The Conflict In Northern Ireland's Troubles

Amazing Essays
The conflict between Israelis and Palestinians over territorialism and the establishment of a Jewish land and that of “the Troubles” in Northern Ireland between the largely Catholic Nationalists and the majority Protestant Unionists have many key similarities. Both “Northern Ireland the State of Israel emerged out of war, the breakup of empires, and international agreements.”1 (ESEP 93)The main phase of both the Northern Ireland conflict and the Palestinian-Israeli conflict occurred around mid 1960s to late 1990s and both had similar grievances around territory and identity. Asymmetrical, sectarian disputes arose over inequalities in political power, access to economic resources, ethnic and cultural identity, and territory disputes. In Northern …show more content…
The beginnings of the Northern Ireland conflict stemmed from the Government of Ireland Act in 1920 that partitioned Southern Ireland and the six counties that make up Northern Ireland. Southern Ireland was under Home Rule by a parliament located in Belfast while the latter was under British jurisdiction. This division was purely a political act rather than one based on geography.”Ulster 's boundaries were drawn to ensure the creation of a Northern state with a decisive, in-built Protestant and Unionist majority.”4 (NI13) This mainly-unionist parliament and union-dominated citizenship led to systematic, institutional discrimination against the Catholics and Nationalists. In addition, a series of treaties around the 1920s also increased violence and led to the development of guerrilla wars of independence and an Irish Republican Army (IRA) campaign. These conflict escalated to levels of civil war, where “over 550 people, mainly Catholics.5 (BCFP152) The Special Powers Act passed in 1922, further granting the state with draconian “emergency” powers which led to the incarceration of 500 Catholics without trial later that year. The Union-dominated government relied on intimidation and the continued suppression of the Nationalist population, which eventually led to the working-class revolts. Student radicalism spread from the civil right movement in America to Europe, inspiring the catholic middle-class to seek redress and demand elementary human rights. The Unionist government 's decision to retaliate with force led the conflict to spread throughout the province, leading to widespread rioting. This campaign for equal rights led to the feeling that the unionist dominance of Northern Ireland was under threat

Related Documents

  • Decent Essays

    His final months in office were left marked in blood, as his paranoia for internal collapse grew, it ricocheted in his attempts to interfere with international affairs. His attempt to assassinate long time opponent, president Romulo Betancourt of Venezuela, via car bombing was the final straw internationally. It lead to a sanction of 75% of all imports and exports to the nation. (U.S DoS). Meanwhile Trujillo arrested the two foreign bishops within the nation Bishop Panal and Bishop Riley of San Juan De La Maguana (Betances 43), after they held masses in which they lashed out against Trujillo and demanded the calls of the church be answered and the people’s rights respected.…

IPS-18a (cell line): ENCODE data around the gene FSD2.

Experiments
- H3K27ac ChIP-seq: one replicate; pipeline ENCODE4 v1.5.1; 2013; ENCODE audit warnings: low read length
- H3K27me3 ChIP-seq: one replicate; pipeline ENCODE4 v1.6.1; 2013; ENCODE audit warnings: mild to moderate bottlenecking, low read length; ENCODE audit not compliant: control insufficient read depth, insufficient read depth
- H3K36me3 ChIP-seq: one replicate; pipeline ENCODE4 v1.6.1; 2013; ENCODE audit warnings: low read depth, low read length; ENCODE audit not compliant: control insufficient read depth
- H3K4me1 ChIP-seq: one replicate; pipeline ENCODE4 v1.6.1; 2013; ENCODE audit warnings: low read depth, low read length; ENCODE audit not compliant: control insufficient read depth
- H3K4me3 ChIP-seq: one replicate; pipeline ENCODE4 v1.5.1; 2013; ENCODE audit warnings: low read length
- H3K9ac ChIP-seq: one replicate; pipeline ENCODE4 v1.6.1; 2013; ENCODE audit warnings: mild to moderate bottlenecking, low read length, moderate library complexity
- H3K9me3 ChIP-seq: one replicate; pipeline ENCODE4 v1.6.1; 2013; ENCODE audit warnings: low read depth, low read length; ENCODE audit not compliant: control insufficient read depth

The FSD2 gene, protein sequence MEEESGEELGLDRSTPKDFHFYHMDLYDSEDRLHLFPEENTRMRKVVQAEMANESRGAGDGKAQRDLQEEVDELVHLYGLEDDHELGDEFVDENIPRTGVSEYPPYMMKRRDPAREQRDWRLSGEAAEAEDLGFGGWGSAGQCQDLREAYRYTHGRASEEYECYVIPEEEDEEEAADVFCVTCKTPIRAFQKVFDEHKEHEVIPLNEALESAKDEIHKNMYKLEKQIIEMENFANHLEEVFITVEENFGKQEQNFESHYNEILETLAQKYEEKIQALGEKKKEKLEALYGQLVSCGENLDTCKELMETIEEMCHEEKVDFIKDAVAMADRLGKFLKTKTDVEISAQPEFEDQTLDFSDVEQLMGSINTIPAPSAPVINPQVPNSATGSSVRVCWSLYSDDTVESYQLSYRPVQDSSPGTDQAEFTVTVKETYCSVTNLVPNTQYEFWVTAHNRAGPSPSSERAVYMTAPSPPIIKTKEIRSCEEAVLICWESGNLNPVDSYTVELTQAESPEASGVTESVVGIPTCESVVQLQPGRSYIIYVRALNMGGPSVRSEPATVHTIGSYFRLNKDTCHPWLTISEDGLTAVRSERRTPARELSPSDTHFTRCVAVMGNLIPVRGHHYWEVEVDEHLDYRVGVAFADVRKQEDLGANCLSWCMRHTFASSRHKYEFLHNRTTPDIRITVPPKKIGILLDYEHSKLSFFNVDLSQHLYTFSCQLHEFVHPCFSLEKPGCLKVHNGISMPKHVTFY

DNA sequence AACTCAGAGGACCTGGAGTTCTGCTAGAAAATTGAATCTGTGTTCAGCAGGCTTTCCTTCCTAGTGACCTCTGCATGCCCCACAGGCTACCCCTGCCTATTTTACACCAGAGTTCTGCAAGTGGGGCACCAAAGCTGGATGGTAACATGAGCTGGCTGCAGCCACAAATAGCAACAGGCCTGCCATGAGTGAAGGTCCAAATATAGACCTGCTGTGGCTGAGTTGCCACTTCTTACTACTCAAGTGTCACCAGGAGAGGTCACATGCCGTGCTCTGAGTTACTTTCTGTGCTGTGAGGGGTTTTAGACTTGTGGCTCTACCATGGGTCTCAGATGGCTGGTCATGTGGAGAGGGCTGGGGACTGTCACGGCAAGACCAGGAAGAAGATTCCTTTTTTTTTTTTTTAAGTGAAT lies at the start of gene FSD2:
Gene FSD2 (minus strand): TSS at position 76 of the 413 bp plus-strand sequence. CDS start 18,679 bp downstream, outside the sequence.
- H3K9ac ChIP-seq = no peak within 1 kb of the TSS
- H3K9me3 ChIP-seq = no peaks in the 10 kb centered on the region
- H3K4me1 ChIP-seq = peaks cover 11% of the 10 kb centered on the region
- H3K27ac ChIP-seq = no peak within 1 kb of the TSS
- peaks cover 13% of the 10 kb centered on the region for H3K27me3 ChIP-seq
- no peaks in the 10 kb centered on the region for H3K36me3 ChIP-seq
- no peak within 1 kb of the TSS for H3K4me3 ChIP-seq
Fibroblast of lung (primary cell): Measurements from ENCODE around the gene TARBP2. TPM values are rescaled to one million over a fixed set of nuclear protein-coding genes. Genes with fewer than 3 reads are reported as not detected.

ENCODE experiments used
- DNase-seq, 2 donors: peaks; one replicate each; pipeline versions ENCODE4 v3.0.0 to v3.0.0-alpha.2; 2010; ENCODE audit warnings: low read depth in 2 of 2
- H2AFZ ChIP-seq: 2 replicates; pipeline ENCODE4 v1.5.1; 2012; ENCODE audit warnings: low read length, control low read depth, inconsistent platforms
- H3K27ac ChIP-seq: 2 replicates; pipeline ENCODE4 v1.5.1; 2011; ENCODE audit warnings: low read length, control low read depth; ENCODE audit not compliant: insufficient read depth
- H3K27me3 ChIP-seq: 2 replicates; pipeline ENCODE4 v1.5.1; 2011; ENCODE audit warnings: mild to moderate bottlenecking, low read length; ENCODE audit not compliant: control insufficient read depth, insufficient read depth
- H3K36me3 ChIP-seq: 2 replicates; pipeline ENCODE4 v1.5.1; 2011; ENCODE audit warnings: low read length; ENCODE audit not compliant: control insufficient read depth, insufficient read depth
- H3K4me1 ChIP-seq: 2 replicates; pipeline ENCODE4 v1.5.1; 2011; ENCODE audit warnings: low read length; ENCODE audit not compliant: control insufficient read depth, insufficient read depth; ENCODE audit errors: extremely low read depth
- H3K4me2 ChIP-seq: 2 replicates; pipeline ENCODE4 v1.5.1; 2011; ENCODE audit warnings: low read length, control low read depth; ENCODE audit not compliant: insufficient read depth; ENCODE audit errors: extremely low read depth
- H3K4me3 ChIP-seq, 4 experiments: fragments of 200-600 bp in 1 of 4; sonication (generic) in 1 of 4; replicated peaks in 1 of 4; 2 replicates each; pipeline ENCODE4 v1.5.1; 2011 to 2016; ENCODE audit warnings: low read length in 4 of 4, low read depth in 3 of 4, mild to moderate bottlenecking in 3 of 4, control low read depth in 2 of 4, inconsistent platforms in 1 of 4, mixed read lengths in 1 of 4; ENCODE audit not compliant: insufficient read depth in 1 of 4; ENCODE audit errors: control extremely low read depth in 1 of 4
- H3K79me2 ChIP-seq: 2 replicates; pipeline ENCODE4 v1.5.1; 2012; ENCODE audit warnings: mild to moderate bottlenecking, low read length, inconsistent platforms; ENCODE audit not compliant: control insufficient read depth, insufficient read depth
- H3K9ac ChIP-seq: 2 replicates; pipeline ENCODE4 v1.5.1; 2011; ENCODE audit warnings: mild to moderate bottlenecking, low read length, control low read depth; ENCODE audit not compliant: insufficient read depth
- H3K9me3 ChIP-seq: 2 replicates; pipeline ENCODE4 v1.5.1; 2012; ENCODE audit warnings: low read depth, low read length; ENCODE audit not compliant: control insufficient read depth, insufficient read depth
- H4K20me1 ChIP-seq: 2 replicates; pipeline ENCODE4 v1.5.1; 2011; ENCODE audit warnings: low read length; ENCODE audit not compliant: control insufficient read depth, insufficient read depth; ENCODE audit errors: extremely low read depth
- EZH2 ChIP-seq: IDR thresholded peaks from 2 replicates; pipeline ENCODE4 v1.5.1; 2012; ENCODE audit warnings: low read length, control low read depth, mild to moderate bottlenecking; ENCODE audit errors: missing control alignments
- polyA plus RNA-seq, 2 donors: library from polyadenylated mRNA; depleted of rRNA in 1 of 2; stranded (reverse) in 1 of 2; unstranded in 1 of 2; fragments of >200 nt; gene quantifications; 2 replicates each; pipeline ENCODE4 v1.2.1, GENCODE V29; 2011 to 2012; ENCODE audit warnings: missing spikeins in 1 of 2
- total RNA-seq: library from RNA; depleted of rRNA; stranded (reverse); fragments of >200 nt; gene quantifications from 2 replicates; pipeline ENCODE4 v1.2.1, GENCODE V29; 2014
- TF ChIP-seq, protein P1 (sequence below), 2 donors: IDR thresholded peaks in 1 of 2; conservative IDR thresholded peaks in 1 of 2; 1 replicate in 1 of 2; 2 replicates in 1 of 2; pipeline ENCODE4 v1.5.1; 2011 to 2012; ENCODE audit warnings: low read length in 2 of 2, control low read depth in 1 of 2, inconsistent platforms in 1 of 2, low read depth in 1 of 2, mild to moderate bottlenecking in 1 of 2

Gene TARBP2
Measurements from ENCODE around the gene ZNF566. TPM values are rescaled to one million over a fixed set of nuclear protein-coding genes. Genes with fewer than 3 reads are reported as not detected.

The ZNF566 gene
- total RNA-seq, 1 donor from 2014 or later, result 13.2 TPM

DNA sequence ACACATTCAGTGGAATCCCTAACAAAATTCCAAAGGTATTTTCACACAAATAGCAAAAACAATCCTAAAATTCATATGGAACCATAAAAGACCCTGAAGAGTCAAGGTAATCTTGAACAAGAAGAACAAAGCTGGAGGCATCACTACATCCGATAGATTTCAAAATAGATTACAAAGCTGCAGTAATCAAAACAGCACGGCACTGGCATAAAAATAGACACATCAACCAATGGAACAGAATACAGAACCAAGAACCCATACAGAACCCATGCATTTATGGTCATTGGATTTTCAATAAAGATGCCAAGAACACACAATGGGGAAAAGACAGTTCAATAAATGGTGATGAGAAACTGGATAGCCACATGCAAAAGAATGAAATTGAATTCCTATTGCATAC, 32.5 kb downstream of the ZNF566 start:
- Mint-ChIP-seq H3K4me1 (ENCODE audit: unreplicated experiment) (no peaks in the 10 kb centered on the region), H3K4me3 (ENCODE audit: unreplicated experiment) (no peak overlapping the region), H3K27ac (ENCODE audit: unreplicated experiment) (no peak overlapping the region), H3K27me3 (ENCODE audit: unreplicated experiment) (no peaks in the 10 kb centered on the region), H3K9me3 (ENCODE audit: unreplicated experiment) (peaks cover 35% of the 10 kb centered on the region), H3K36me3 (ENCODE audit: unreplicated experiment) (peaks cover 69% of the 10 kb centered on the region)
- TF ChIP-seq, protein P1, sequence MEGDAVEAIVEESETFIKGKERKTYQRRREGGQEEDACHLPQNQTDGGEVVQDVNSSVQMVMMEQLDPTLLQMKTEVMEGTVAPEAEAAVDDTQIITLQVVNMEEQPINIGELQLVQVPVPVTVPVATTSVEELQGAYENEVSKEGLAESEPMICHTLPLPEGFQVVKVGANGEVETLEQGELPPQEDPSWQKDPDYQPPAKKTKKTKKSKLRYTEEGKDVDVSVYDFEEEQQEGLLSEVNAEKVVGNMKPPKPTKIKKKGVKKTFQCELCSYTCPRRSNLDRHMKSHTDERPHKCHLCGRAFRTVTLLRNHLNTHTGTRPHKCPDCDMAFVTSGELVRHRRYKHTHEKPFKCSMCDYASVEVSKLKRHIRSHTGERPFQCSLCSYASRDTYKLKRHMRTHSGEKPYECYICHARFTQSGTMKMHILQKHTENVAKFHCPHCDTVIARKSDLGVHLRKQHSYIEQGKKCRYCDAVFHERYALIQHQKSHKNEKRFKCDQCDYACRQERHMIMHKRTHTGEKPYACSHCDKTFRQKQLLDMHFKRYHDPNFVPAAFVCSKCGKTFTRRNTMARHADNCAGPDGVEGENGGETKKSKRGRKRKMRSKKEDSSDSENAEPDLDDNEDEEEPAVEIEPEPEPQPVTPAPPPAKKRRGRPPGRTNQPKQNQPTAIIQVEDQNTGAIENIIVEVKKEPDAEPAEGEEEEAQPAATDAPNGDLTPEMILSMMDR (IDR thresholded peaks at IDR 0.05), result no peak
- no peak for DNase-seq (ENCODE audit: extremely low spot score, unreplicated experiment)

• 1212 Words
    • 5 Pages
    Decent Essays
  • Decent Essays

    Evaluate to what extent the competing ideologies in 20th century Ireland could cause conflict. Firstly, contrasting ideologies are likely to cause conflict due to the differing nature of their key features. A key factor still contributing to the tension prevailing in Ireland today is the contrasting placement of loyalty between Unionists and Nationalists. Ulster Unionist, who comprise almost exclusively of Protestants, place their loyalty to the British government and have demonstrated their loyalty and belief that Northern Ireland should re, a part of Great Britain through the signing of the Ulster Covenant in 1912 and consequent strike in retaliation of the Sunningdale agreement in 1973. The other ideology that exists mainly, but not exclusively…

    • 871 Words
    • 4 Pages
    Decent Essays
  • Decent Essays

    Palestinian Nationalism

    • 1763 Words
    • 8 Pages

    Palestinians were mostly divided into two ideological camps, splitting into those who identified with Arab nationalism and others who saw themselves as part of the Syrian identity. However, as Gelvin argues, British colonialist policies exacerbated internal fissures in the Arab community and made it difficult for Arab nationalism or Syrian nationalism to serve as a viable option for Palestinians. The mandate system physically (and arbitrarily, with strokes of ink) divided Palestine from Syria which served as the nail in the coffin of Syrian nationalism in Palestine. The drawing of new borders fed into this trend of Palestinian nationalism as Palestine was now an entity on the map which represented a step towards imagining it (Bsheer, 2 Nov). In addition, since Syria was put under the supervision of the French and the British controlled Palestine, citizens from both Arab countries followed different models, which created a further ideological wedge.…